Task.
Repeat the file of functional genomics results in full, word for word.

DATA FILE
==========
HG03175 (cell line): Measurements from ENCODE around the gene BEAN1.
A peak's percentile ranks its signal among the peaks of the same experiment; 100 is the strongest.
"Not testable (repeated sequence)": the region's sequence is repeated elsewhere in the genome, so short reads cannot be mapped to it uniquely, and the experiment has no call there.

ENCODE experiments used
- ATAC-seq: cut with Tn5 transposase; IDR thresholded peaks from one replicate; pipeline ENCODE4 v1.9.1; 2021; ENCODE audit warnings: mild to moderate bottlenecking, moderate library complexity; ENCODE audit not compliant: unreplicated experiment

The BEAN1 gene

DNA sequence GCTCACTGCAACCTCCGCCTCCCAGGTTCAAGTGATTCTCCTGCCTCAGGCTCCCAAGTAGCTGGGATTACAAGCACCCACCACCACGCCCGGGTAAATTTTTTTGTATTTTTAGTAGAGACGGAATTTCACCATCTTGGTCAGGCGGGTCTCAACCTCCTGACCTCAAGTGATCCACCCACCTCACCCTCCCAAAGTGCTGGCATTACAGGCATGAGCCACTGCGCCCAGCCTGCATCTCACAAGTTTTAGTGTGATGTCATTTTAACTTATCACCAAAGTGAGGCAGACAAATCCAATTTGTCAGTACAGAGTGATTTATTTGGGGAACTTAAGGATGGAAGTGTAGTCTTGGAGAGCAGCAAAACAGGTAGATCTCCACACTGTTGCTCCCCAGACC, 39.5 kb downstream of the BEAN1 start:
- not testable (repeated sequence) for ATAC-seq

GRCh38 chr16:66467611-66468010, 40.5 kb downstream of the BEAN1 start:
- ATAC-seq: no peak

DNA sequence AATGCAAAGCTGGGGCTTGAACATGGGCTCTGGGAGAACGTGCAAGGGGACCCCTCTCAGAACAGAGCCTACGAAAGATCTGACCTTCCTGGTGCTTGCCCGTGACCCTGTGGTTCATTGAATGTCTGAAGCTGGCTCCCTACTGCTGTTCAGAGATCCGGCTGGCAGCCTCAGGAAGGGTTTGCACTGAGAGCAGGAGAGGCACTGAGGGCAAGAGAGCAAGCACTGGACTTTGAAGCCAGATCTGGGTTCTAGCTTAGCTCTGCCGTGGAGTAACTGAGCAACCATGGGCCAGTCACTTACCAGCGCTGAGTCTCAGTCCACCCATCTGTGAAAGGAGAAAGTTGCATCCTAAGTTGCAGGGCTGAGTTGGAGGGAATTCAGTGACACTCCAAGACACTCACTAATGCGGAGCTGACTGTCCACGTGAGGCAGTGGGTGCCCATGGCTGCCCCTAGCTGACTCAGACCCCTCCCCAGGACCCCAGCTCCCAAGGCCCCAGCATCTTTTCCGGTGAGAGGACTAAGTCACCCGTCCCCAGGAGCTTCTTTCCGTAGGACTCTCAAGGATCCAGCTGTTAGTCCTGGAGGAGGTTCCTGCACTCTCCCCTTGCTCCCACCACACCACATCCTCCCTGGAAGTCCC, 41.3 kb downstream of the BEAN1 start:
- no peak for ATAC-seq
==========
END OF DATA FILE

HG03175 (cell line): Measurements from ENCODE around the gene BEAN1.
A peak's percentile ranks its signal among the peaks of the same experiment; 100 is the strongest.
"Not testable (repeated sequence)": the region's sequence is repeated elsewhere in the genome, so short reads cannot be mapped to it uniquely, and the experiment has no call there.

ENCODE experiments used
- ATAC-seq: cut with Tn5 transposase; IDR thresholded peaks from one replicate; pipeline ENCODE4 v1.9.1; 2021; ENCODE audit warnings: mild to moderate bottlenecking, moderate library complexity; ENCODE audit not compliant: unreplicated experiment

The BEAN1 gene

DNA sequence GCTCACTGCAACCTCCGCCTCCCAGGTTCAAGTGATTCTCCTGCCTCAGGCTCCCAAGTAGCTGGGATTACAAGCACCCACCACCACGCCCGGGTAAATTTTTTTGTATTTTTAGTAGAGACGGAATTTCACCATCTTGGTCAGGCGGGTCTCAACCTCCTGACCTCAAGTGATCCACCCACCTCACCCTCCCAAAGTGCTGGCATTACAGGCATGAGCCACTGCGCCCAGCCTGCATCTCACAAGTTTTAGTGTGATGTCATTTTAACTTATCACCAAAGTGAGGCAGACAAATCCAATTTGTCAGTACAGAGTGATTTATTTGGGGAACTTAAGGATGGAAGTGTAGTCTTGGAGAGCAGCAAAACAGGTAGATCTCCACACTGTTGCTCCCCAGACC, 39.5 kb downstream of the BEAN1 start:
- not testable (repeated sequence) for ATAC-seq

GRCh38 chr16:66467611-66468010, 40.5 kb downstream of the BEAN1 start:
- ATAC-seq: no peak

DNA sequence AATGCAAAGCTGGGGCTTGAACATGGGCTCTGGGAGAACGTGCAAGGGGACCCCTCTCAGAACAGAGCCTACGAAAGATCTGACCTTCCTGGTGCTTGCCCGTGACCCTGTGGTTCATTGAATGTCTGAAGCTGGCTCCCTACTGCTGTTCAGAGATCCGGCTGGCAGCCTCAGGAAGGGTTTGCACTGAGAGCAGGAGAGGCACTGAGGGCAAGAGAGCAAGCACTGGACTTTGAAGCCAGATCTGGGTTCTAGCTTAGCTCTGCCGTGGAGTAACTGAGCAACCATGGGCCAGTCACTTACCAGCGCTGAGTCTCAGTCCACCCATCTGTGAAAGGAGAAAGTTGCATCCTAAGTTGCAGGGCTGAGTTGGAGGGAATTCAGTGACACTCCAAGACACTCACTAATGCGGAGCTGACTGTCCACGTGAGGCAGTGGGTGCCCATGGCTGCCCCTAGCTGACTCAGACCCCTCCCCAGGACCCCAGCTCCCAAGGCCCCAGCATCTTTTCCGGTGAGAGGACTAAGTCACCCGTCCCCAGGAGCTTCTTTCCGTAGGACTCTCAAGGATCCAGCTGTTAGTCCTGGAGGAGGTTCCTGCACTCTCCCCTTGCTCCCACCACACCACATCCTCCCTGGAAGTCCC, 41.3 kb downstream of the BEAN1 start:
- no peak for ATAC-seq